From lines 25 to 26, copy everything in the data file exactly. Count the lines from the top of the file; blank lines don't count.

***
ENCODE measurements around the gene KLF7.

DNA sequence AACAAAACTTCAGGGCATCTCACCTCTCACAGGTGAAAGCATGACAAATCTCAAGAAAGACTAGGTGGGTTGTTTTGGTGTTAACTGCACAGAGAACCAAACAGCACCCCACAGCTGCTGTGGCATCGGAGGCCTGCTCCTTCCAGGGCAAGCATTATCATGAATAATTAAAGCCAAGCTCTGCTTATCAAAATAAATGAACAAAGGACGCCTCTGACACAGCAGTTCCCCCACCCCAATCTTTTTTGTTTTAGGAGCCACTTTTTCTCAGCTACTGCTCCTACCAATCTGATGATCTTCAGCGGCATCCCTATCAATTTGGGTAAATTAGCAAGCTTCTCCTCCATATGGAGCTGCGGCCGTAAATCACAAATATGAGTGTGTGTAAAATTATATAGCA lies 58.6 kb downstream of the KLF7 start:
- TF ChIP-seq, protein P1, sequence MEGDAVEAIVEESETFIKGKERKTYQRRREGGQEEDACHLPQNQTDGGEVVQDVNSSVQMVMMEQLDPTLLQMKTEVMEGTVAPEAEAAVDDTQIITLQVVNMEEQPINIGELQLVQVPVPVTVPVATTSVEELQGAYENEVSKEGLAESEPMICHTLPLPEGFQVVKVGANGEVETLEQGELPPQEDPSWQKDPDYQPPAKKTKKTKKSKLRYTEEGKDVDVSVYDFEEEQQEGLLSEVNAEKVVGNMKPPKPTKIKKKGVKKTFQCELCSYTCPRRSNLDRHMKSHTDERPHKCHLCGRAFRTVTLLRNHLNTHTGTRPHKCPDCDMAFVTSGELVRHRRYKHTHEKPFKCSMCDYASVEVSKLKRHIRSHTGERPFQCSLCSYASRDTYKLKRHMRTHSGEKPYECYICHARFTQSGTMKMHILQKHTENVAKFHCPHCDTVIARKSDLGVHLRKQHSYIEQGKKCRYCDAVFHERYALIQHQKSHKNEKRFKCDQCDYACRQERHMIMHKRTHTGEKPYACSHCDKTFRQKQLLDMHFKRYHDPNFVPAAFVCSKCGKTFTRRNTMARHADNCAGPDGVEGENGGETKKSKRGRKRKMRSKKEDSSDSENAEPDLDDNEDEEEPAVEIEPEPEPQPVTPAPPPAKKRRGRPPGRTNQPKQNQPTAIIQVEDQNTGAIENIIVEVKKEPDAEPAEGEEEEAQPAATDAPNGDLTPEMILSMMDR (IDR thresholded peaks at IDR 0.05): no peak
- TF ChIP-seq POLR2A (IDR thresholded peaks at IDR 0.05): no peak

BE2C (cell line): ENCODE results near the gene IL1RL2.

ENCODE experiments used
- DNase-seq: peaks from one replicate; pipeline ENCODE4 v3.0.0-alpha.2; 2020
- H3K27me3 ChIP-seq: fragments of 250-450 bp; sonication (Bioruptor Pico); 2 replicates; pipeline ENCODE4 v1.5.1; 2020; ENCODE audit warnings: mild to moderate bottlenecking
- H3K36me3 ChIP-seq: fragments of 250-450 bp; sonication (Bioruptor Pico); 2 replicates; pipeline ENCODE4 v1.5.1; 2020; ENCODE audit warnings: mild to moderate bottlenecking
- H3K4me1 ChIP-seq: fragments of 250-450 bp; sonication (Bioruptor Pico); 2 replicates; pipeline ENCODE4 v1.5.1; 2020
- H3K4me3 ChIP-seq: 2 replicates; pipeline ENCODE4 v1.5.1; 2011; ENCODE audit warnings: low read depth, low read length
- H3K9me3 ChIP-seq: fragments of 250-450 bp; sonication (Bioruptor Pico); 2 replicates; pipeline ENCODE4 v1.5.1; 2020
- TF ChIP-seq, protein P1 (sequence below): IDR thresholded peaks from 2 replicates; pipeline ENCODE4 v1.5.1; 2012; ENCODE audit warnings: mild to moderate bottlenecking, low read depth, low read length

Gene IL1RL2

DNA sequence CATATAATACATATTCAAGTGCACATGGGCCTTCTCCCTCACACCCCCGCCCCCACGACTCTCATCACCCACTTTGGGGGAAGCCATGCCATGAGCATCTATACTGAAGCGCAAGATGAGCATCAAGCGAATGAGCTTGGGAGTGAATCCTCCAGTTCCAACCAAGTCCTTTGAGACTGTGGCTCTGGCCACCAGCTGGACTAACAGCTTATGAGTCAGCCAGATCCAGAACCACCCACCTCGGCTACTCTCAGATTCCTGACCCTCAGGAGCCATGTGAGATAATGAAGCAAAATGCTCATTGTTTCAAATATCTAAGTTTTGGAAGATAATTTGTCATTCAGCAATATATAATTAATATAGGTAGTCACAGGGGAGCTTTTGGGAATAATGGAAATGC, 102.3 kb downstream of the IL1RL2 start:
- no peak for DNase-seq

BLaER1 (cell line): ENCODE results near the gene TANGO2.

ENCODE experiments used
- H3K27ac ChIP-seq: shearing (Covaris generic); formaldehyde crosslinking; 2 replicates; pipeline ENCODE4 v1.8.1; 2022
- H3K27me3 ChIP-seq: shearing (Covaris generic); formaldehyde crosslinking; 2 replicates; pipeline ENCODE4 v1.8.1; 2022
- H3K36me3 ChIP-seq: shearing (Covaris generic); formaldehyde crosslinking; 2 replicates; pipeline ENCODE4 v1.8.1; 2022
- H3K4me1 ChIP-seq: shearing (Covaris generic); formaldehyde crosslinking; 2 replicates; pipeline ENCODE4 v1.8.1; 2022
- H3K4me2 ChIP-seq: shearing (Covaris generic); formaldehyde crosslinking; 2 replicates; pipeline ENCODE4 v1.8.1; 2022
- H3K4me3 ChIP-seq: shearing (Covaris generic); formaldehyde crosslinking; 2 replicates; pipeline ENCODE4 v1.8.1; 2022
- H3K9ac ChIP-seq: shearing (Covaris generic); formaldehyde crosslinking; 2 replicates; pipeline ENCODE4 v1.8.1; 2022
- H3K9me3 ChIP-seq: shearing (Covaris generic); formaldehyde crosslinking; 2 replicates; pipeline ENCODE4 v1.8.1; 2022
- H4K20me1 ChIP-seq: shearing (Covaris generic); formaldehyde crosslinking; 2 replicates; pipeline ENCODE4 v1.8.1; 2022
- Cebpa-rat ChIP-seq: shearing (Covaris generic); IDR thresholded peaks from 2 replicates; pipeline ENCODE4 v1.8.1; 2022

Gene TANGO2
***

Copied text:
- H3K9ac ChIP-seq: shearing (Covaris generic); formaldehyde crosslinking; 2 replicates; pipeline ENCODE4 v1.8.1; 2022
- H3K9me3 ChIP-seq: shearing (Covaris generic); formaldehyde crosslinking; 2 replicates; pipeline ENCODE4 v1.8.1; 2022